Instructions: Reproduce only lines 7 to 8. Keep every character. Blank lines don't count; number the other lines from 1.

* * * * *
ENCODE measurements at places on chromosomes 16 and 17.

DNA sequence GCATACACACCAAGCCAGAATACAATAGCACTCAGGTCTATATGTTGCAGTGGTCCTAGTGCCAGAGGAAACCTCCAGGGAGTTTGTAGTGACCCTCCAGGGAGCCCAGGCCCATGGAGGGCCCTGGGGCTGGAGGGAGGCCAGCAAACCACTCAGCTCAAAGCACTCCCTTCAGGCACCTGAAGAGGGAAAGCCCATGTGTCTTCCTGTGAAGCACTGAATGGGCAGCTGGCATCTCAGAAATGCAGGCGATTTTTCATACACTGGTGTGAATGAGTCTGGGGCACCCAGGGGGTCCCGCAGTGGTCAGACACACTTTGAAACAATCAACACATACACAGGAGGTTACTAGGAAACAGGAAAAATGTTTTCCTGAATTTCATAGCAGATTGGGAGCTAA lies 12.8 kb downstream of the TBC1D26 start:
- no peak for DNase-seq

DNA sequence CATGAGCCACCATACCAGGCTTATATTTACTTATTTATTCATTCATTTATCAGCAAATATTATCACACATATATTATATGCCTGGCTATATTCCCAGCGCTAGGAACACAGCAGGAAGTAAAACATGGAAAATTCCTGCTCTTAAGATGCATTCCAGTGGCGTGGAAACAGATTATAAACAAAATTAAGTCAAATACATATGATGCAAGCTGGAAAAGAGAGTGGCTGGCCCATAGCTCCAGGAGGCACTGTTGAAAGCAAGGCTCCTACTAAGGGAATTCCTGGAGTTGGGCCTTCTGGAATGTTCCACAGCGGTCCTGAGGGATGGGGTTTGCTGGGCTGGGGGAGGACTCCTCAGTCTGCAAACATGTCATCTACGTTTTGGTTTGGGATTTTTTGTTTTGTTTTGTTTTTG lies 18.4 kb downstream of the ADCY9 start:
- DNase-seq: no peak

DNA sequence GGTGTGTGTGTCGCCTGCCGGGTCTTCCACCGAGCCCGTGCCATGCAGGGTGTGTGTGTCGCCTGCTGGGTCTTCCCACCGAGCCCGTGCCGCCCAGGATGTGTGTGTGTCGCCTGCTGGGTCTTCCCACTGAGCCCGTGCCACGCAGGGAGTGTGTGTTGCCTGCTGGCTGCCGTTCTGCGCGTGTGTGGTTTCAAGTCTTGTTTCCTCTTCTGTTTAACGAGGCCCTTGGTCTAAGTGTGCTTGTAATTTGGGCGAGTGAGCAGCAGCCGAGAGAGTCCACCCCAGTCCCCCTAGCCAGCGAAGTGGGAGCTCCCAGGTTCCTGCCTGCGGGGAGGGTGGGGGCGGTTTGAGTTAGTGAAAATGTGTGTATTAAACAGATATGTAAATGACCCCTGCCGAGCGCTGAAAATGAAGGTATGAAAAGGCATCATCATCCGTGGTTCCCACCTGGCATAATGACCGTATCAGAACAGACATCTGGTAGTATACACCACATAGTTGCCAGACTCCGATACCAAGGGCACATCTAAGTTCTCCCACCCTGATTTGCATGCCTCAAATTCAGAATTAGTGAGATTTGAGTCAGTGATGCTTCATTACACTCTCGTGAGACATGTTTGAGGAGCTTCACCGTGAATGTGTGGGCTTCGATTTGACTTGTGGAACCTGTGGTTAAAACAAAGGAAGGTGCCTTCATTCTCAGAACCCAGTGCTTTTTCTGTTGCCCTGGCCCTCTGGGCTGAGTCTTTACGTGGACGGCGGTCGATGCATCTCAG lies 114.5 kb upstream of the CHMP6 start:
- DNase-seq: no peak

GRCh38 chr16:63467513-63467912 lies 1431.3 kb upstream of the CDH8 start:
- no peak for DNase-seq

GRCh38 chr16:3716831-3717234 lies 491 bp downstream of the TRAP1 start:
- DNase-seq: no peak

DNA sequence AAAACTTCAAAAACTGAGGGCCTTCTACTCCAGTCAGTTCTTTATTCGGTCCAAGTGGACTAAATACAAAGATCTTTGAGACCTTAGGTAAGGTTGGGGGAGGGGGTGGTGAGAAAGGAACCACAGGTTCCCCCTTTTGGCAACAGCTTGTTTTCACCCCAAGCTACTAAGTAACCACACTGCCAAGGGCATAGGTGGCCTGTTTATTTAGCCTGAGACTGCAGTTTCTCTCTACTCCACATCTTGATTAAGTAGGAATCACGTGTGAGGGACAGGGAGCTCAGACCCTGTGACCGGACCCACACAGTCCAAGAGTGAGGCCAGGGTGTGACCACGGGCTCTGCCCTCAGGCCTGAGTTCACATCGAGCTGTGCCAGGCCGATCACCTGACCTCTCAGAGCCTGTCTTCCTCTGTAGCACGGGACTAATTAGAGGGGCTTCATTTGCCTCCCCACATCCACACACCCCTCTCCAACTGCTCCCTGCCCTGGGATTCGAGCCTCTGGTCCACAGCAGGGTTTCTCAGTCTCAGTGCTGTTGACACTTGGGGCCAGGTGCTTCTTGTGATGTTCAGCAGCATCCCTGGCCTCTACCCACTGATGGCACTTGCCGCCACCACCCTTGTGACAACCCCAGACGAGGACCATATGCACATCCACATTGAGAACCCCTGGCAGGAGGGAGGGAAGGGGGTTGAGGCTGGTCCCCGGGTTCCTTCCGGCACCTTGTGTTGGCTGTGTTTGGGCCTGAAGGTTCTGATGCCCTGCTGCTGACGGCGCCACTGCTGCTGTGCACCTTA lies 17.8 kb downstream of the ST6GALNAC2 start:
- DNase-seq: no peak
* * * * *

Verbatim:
- DNase-seq: no peak

GRCh38 chr16:63467513-63467912 lies 1431.3 kb upstream of the CDH8 start: